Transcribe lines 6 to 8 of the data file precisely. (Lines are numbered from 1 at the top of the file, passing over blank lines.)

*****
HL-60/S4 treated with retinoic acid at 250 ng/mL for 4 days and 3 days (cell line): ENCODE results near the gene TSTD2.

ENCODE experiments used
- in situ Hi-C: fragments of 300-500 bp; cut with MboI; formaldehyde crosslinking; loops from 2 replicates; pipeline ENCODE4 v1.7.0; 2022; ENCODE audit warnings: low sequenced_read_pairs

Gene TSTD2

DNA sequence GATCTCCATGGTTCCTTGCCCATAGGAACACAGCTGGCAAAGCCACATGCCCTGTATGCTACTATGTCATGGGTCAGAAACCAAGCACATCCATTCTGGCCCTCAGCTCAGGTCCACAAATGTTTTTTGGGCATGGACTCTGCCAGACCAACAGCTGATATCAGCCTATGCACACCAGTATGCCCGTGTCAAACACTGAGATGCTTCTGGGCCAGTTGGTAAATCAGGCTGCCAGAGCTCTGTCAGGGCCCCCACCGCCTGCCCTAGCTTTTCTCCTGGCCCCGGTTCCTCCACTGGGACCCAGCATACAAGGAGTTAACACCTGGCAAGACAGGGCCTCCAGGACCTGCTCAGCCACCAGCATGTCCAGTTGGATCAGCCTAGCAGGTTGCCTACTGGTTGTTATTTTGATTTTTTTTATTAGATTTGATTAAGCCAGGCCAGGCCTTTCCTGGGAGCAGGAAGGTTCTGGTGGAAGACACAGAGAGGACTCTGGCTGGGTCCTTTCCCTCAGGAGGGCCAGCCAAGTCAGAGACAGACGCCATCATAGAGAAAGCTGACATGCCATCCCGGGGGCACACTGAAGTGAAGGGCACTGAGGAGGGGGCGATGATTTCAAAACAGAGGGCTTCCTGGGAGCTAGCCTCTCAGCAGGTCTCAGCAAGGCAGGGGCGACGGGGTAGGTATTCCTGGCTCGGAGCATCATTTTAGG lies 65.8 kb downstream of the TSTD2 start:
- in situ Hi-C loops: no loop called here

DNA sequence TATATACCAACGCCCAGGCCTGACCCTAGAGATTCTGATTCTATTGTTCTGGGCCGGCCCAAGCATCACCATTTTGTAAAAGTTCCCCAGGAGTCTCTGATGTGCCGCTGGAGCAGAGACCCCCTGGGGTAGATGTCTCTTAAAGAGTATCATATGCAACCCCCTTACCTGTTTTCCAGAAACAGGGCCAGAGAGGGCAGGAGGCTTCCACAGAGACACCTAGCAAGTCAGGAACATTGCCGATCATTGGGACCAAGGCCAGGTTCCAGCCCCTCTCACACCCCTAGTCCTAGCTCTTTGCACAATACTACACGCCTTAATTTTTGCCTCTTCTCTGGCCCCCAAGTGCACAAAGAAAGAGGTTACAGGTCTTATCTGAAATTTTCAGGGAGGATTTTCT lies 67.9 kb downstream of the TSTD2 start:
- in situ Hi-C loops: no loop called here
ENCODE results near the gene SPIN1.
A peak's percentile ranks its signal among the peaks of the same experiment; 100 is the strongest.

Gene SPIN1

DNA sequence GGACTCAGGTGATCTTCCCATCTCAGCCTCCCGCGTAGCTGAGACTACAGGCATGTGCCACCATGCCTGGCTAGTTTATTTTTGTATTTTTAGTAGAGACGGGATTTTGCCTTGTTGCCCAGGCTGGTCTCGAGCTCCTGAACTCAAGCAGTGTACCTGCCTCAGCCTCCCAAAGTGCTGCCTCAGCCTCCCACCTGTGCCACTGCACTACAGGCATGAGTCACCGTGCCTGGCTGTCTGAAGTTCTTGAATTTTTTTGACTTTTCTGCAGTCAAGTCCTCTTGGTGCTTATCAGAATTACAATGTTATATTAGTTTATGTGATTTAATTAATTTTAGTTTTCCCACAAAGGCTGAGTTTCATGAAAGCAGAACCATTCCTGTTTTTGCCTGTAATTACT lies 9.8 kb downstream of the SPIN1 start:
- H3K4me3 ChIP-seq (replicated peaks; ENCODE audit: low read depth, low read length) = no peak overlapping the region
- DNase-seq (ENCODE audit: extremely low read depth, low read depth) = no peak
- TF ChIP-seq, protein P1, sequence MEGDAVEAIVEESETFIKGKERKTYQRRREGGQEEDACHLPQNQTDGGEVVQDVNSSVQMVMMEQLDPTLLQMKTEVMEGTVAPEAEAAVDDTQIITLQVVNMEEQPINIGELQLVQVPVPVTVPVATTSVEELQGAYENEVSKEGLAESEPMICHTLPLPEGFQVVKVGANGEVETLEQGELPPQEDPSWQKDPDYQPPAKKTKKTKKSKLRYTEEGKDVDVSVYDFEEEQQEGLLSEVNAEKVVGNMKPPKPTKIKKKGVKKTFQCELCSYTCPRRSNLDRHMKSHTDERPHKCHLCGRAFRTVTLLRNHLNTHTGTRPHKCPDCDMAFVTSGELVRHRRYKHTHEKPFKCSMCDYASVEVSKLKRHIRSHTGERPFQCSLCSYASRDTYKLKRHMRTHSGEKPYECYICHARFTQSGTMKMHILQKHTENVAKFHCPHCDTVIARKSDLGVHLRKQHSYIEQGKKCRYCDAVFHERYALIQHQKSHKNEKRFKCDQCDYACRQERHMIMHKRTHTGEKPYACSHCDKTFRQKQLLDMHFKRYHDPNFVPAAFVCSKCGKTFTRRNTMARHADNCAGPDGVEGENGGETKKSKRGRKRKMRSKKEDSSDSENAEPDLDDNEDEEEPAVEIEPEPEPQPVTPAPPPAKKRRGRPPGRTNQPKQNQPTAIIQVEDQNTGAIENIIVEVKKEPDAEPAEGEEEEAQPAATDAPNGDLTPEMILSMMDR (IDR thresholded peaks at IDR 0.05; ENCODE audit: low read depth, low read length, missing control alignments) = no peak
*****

- in situ Hi-C loops: no loop called here

DNA sequence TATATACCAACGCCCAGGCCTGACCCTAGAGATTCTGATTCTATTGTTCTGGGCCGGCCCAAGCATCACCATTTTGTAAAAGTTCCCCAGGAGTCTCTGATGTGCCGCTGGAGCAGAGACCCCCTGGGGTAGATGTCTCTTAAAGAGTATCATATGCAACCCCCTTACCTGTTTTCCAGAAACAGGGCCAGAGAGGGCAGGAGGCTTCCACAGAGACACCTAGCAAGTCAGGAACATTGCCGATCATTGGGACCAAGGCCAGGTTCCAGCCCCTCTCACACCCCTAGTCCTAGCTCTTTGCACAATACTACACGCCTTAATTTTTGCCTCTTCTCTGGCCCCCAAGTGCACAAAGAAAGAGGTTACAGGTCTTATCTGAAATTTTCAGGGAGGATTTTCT lies 67.9 kb downstream of the TSTD2 start:
- in situ Hi-C loops: no loop called here